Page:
Uber is launching a rickshaw-on-demand service in India as part of a larger push into emerging markets. The company calls the service UberAUTO, referring to the motorized, three-wheel auto-rickshaws ubiquitous in India and many developing countries.
Customers who use the service can order a driver using a mobile device, but they will be able to pay with cash after their ride at government-approved rates.
“When it comes to getting around Delhi, auto-rickshaws are a staple,” the company said in a recent blog post. “We recognize the history and value of autos to the transportation landscape. For us, uberAUTO is another way of using technology to offer more choice, making life simpler and keep Delhi moving.”
There are more than 100,000 rickshaws in Delhi alone, according to the Times of India. And with this expansion, the San Francisco-based Uber Technologies Inc., is throwing itself into direct competition with local company OlaAuto, owned by ANI Technologies Pvt. Ltd., which also allows customers to hail rickshaws with a mobile device. (Ola recently added a cashless option.)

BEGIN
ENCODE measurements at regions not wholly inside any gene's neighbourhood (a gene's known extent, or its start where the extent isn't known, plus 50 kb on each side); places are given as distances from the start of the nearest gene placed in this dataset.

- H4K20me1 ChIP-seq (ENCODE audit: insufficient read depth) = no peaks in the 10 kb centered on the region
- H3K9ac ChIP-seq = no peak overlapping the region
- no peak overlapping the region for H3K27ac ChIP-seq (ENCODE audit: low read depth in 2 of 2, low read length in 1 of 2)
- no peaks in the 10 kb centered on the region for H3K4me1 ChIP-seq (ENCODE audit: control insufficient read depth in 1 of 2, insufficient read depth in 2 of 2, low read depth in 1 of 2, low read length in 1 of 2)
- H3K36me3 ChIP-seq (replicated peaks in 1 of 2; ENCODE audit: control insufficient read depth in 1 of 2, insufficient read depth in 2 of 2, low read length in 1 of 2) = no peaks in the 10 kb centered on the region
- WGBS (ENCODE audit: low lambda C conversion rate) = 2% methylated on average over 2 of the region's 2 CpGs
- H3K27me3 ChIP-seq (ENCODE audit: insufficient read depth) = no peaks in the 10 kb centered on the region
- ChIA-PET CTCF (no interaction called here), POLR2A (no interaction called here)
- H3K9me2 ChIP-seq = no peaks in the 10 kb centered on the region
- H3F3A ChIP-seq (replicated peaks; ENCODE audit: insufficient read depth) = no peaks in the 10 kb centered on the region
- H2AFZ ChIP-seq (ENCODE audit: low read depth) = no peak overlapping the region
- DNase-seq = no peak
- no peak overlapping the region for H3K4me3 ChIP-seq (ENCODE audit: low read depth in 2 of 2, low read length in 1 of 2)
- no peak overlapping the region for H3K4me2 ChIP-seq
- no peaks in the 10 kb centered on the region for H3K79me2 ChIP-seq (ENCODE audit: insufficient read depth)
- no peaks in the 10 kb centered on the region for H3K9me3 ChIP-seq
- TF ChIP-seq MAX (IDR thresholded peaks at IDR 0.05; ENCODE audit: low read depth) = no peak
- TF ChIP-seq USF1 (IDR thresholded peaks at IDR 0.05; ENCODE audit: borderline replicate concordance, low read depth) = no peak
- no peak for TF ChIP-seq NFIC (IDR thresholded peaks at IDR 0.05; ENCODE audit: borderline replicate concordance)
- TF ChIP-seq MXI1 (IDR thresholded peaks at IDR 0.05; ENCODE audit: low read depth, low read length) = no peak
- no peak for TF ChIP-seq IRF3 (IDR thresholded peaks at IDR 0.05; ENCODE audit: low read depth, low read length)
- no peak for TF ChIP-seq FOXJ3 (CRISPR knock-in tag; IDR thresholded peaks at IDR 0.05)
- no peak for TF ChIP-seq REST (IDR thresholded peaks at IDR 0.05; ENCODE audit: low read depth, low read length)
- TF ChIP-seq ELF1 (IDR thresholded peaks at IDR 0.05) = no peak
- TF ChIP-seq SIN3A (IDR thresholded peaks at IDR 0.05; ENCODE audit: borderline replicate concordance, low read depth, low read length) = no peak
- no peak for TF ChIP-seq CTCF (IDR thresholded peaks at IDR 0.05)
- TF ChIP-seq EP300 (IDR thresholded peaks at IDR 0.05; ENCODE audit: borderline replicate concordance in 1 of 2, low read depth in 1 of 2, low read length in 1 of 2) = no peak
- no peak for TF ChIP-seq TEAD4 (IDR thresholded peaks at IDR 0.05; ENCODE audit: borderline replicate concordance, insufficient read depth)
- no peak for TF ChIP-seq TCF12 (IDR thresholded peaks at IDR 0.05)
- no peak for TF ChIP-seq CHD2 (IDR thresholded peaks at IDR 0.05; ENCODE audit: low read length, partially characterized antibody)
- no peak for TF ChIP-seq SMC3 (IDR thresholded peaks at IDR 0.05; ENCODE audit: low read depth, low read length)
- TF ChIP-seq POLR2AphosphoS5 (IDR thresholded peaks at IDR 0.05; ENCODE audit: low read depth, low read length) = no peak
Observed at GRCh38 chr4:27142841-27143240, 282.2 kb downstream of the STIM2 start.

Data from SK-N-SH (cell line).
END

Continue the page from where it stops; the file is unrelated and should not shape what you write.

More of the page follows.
Uber has been running on a “no-profit” model in Delhi while it awaits an official license. In the meantime, a woman is suing the company, alleging she was raped by one of its drivers. The case is just one of many public relations challenges Uber faces as it tries to appeal to the growing urban populations of emerging markets.
The U.S. company recently expanded into China, where it faces stiff competition from domestic companies such as Yongche and Didi Taxi. It also expanded its “Uber for Business” platforms in cities in Nigeria and Kenya, where it continues to face logistical difficulties. Earlier this month in Mexico City, local taxi drivers took to Uber cars with bats in a dispute about Uber taking over their business, according to a report in El Pais.
Regardless of the difficulties, Uber recently received $1.6 billion in financing and is valued at $41.2 billion, which, according to the New York Times, makes it one of the highest-valued private startups.